Inside Unmanned Systems

APR-MAY 2018

Inside Unmanned Systems provides actionable business intelligence to decision-makers and influencers operating within the global UAS community. Features include analysis of key technologies, policy/regulatory developments and new product design.

Issue link:

Contents of this Issue


Page 7 of 67

8   April/May 2018 unmanned systems inside I couldn't restrain myself from Tweeting a big "Bravo Zulu" to Boeing a few weeks ago when I saw they were still in the running for the Navy's MQ-25 "Stingray" carrier-based drone program. I did some consulting work with Boeing several years ago on the Navy's Unmanned Carrier- Launched Airborne Surveillance and Strike (UCLASS) program and really liked Boeing's design. It was a great plan for a stealthy, spy/bomber drone that could f ly off carriers—a capability our Navy should have had years ago. I was feeling good about my small role in their success until I read the rest of the article. Apparently, the Navy mutated the UCLASS program into the CBARS pro- gram. I had to Google that one. Turns out it stands for "Carrier-Based Aerial Refueling System." Wait—what? The Navy wants a TANKER drone and not a bomber or spy drone??? I knew immediately what had hap- pened—culture had triumphed over com- mon sense in the drone world. Again. UNCOMFORTABLE IMPLICATIONS I've seen it time and time again. Drones have the easiest time with people who know the least amount about aviation. The folks you THINK would best see the advantages of unmanned aviation—the aviators—are often the toughest sell. And it's not because they don't understand the systems. It's often because they under- stand them all too well and don't like the implications. In the Navy's case, I'm convinced they're making their first carrier-based drone a tanker because Naval Aviators saw what drones did to the Air Force fighter in- ventory and didn't like it one bit. The Air Force's MQ-1/Predator that had started out as a sideshow in the Kosovo air war General Overview by James Poss, Maj Gen (RET) USAF by JAMES POSS, MAJ GEN (RET) USAF, CEO ISR IDEAS CULTURE AND DRONES KEY PLAYERS IN THE AIR FORCE'S ADOPTION OF DRONES The Navy's surface warriors first used the Israeli Pioneer drone and then the unmanned Fire Scout from Northrop Grumman (above). Photo courtesy of Northrop Grumman. Gen. John Jumper (ret.), Air Force Chief of Staff Gen. Michael (Buzz) Moseley (ret.), Air Force Chief of Staff Gen. Chuck Wald (ret.), Deputy Commander of United States European Command Lt. Gen. Dave Deptula (ret.), Deputy Chief of Staff for Intelligence, Surveillance and Reconnaissance Gen. Ron Keys (ret), Commander, Air Combat Command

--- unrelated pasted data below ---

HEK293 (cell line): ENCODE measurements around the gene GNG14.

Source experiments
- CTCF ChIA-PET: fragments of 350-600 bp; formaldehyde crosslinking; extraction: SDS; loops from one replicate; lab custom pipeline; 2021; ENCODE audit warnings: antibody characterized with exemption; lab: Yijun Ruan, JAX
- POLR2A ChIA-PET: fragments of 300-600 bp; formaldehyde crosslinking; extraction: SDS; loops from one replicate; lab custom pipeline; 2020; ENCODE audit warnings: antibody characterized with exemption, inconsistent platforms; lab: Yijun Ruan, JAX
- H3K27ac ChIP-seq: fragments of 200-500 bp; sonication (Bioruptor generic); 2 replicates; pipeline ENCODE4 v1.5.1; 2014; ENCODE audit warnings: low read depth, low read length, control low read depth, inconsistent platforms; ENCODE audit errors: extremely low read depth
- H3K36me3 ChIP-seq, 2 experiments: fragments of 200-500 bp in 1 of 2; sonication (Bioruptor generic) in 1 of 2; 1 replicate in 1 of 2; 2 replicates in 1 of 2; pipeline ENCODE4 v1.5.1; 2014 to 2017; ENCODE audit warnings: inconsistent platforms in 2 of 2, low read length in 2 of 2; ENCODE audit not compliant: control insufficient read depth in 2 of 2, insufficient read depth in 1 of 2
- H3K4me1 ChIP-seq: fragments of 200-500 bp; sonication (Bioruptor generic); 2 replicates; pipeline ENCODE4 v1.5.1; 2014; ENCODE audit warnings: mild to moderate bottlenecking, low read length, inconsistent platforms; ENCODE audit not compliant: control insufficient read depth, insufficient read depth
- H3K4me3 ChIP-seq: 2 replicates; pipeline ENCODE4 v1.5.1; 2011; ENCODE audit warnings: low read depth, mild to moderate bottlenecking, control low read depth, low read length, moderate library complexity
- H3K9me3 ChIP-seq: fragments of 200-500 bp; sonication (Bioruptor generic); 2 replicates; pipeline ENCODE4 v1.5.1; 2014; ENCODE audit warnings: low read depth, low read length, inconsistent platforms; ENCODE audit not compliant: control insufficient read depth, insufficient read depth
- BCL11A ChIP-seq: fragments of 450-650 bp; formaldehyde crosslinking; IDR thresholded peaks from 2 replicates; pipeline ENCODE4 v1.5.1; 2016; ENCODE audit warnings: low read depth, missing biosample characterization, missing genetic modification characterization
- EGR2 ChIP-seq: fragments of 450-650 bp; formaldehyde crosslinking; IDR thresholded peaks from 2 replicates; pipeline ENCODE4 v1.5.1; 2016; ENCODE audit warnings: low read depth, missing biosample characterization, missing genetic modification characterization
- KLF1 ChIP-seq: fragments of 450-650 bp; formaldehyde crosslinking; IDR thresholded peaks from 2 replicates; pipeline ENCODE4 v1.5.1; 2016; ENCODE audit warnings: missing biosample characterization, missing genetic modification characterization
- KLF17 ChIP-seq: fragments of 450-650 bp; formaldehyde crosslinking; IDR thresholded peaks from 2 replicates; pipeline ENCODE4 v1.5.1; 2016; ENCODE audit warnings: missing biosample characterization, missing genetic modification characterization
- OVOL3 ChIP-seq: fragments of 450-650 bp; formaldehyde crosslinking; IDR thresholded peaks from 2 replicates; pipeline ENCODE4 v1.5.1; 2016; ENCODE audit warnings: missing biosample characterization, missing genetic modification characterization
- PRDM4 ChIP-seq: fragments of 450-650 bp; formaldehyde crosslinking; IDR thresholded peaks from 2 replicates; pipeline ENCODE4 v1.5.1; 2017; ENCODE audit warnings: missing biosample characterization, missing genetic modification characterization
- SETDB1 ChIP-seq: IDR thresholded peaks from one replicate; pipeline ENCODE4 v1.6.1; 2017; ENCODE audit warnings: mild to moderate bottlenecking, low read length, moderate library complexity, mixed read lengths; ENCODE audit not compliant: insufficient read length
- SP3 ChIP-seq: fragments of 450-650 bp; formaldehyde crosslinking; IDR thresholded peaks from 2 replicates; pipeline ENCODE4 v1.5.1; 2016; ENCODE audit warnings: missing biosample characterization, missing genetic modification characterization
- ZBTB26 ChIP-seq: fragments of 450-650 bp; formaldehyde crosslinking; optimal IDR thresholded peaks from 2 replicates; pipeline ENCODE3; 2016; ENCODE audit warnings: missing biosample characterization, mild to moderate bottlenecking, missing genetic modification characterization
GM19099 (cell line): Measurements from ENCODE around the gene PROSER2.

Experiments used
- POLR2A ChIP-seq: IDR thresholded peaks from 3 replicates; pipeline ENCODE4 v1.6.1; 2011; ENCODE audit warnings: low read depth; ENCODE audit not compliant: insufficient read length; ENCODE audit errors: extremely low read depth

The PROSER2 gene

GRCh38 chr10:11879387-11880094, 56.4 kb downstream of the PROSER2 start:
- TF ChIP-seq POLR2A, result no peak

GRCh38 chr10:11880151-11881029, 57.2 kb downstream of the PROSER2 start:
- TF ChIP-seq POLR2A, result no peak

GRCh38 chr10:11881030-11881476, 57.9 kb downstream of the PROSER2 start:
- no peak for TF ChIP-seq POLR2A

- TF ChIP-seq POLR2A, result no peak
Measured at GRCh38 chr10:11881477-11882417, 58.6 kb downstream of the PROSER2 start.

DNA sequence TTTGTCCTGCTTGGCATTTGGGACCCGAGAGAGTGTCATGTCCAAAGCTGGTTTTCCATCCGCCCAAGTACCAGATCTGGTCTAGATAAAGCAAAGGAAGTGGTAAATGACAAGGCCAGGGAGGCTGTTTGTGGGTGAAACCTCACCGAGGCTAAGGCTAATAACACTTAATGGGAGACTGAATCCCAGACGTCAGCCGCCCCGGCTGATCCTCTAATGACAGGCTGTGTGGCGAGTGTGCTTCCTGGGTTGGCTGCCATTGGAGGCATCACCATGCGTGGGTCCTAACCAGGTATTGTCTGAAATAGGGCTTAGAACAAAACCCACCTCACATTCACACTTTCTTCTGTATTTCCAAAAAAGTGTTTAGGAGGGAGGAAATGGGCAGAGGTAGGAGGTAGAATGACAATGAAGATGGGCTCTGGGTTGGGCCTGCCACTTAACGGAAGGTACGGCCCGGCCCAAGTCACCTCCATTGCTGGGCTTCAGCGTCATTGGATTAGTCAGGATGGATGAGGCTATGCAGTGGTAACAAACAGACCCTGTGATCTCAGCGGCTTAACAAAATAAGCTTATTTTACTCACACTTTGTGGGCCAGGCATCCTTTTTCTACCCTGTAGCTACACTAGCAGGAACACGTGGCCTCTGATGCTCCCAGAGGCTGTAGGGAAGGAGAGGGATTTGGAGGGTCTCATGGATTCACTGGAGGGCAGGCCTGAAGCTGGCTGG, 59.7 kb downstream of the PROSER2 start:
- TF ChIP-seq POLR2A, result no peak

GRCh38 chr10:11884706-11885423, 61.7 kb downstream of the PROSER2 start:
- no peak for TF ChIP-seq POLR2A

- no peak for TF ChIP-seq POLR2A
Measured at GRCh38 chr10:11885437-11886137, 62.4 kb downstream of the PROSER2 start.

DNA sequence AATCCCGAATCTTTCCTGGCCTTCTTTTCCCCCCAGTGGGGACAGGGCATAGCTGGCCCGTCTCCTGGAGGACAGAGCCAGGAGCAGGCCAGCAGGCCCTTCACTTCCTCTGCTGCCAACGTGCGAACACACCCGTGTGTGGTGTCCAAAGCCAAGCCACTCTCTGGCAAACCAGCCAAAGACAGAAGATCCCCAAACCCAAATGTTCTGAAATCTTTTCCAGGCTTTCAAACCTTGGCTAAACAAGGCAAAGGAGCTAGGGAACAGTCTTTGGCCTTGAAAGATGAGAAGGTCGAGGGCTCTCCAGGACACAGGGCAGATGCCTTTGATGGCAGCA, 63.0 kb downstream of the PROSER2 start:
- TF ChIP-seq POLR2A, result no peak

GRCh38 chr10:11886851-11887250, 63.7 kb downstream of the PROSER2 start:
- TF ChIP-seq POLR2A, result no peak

Articles in this issue

Archives of this issue

view archives of Inside Unmanned Systems - APR-MAY 2018